Russia Monitor is a review of the most important events related to Russian internal and external security, as well as its foreign policies.
Date: 27 April 2021
Russia Sets the Stage for Putin-Biden Meeting
Senior Russian officials are confirming efforts to prepare the Putin-Biden meeting while at the same time threatening to respond to what they name as Washington’s additional “unfriendly steps”. However, the Kremlin seems very keen on the meeting, which explains its relatively moderate reaction to a fresh batch of U.S. sanctions and perhaps also the decision to pull out some troops from its border with Ukraine.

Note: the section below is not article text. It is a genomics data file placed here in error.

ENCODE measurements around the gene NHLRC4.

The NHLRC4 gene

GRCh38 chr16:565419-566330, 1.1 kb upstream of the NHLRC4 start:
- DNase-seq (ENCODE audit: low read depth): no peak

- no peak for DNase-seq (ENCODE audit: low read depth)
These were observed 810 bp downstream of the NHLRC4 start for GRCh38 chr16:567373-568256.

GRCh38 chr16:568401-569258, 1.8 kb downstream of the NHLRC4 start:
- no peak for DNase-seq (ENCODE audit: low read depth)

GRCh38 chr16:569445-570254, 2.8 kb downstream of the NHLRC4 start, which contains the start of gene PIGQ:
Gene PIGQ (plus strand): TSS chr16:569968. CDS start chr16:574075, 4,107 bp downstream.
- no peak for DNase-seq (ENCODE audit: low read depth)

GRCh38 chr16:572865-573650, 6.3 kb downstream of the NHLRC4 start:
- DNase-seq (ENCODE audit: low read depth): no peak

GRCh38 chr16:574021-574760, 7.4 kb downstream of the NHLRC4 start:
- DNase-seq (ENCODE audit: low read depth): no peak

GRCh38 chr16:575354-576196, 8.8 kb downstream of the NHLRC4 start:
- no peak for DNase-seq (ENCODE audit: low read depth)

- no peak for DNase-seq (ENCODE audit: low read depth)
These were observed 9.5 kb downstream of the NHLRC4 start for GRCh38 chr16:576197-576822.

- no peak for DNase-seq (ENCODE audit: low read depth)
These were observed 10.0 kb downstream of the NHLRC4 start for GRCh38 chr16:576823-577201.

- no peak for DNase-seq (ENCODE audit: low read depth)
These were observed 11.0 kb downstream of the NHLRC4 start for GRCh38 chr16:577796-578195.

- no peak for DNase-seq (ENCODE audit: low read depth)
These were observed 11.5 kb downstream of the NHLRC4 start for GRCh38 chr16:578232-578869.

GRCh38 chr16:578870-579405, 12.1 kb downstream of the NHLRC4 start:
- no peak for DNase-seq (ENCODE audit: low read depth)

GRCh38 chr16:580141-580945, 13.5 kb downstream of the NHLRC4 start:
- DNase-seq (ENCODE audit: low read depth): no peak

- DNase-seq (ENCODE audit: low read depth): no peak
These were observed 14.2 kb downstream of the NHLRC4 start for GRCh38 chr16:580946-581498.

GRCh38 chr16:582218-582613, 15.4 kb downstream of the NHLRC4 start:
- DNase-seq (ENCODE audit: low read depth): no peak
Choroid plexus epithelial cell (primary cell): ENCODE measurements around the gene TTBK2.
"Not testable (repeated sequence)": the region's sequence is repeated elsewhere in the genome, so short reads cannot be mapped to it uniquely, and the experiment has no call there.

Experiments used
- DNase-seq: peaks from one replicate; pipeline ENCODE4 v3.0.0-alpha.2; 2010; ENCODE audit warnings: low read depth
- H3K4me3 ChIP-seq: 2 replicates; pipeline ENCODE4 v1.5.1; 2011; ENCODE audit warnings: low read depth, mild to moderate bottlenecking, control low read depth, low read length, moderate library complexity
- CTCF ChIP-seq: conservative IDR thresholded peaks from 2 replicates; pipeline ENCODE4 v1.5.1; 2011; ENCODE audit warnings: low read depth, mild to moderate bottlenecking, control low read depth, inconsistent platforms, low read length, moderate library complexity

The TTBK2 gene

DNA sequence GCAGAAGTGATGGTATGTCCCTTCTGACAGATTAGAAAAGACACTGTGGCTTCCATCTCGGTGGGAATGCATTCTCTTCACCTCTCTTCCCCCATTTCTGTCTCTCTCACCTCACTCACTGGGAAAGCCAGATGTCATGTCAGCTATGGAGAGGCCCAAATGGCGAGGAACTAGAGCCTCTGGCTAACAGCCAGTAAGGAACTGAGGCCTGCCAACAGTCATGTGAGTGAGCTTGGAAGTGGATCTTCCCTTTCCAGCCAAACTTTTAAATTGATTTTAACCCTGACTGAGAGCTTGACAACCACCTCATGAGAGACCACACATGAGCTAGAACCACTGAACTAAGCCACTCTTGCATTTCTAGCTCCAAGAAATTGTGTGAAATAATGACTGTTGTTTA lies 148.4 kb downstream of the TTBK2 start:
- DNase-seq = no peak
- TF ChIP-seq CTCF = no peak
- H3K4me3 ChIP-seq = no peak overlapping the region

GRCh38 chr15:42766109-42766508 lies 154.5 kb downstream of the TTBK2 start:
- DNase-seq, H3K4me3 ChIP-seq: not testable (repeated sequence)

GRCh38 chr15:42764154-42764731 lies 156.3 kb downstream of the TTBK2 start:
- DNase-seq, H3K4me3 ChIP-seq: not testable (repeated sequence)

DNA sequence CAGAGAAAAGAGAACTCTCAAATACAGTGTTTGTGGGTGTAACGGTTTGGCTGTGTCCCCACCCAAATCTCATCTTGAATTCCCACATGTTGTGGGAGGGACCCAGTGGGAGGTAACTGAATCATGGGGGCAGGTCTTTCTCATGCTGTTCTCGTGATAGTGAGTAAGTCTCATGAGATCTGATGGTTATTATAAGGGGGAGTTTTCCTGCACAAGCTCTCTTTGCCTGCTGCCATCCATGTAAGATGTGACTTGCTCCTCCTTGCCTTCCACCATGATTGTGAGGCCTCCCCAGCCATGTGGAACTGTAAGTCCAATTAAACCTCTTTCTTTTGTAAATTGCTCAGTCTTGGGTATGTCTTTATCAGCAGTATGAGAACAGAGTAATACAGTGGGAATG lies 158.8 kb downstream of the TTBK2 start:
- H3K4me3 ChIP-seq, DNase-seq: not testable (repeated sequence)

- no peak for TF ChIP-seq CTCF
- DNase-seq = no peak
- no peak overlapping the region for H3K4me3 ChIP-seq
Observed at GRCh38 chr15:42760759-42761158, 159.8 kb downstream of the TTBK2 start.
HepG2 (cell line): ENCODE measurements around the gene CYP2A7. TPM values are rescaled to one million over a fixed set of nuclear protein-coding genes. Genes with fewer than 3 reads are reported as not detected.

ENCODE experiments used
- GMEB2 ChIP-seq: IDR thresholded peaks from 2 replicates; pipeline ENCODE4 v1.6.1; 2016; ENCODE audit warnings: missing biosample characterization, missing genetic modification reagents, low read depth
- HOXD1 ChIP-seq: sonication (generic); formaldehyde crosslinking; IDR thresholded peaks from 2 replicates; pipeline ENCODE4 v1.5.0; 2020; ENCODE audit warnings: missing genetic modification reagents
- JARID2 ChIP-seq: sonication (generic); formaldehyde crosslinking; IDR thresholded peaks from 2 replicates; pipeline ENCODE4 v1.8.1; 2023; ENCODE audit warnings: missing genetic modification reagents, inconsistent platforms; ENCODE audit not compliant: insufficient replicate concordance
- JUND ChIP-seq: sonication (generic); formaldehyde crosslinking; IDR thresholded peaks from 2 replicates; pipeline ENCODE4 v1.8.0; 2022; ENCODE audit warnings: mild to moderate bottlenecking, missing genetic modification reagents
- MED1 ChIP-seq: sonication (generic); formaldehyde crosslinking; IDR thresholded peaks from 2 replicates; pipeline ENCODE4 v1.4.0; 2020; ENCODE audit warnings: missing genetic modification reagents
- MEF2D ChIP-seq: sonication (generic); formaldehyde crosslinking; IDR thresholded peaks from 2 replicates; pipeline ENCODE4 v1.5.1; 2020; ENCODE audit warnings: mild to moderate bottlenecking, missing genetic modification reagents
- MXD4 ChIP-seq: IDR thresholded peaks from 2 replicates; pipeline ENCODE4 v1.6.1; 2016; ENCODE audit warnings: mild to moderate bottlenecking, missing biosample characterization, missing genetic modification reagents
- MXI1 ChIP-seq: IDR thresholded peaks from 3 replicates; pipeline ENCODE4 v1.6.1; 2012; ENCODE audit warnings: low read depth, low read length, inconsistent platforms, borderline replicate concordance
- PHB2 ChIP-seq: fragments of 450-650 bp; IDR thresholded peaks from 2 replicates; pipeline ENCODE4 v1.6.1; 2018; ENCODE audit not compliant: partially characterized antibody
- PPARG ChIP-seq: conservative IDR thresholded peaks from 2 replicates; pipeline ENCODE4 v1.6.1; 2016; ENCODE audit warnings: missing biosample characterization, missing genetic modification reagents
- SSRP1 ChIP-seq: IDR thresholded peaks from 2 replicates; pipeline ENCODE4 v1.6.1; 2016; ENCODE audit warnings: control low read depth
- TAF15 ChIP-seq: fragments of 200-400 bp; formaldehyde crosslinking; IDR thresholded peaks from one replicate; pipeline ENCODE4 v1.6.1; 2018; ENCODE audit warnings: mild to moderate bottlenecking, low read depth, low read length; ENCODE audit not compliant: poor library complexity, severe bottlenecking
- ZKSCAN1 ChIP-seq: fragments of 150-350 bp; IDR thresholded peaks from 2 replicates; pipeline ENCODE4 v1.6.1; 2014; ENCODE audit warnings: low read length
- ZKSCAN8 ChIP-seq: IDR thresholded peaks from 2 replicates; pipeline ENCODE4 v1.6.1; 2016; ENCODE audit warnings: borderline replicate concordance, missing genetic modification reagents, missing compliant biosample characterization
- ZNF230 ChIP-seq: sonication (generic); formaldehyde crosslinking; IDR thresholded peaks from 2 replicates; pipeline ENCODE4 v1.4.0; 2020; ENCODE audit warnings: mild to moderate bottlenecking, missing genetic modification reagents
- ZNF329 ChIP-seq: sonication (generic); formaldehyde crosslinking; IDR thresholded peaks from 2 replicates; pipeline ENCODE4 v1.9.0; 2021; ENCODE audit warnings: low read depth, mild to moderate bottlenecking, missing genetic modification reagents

On April 25, Russian Foreign Minister Sergey Lavrov said his country was ready to take extra action against the United States if U.S.-Russia ties “escalate further.” “Washington is taking “unfriendly steps” toward Russia”, Lavrov was quoted as saying. Moscow said it would put the United States on its list of “hostile countries,” a document poised to bring some negative consequences for their diplomatic missions. Russia is considering a proposal from Joe Biden to hold a summit with Vladimir Putin, Lavrov told the Russian state broadcaster. According to the top Russian diplomat, Moscow positively welcomed the U.S. proposal. On the same day Yuri Ushakov, a top Kremlin foreign policy aide, said Vladimir Putin might hold a summit with his U.S. counterpart in June. It is not known where the two leaders will meet yet for sure a third country will host the summit. One of the potential places is Helsinki. U.S. National Security Adviser Jake Sullivan a few days earlier discussed with his Russian counterpart Nikolay Patrushev the prospects of the summit between the U.S. and Russian presidents. Moscow is in talks with Washington about Biden’s meeting offer though the next day the United States imposed a fresh round of sanctions against Russia amid a 2020 cyberattack targeting U.S. entities performed by Russian intelligence service hackers. Other measures include the expulsion of 10 Russian officials and expanded prohibitions on U.S. banks trading in Russian government debt. The U.S. Treasury sanctioned six individuals and 32 individuals carrying out Russian government-directed attempts to influence the 2020 U.S. presidential election. In a tit-for-tat measure Russia ejected the same number of U.S. diplomats and in fact forced the U.S. ambassador to travel to Washington for “consultations.” Yet at the same time, the Kremlin did not cease its talks with the White House on the Biden-Putin meeting. For the Russian leader, this meeting is of huge importance, evidence that the United States treats Russia as an almost equal partner. Also, once held, the summit can corroborate Russia’s position as one of the world’s biggest powers while paving its way for any potential deals with Washington, also on Ukraine, which is what the Kremlin is hoping for.
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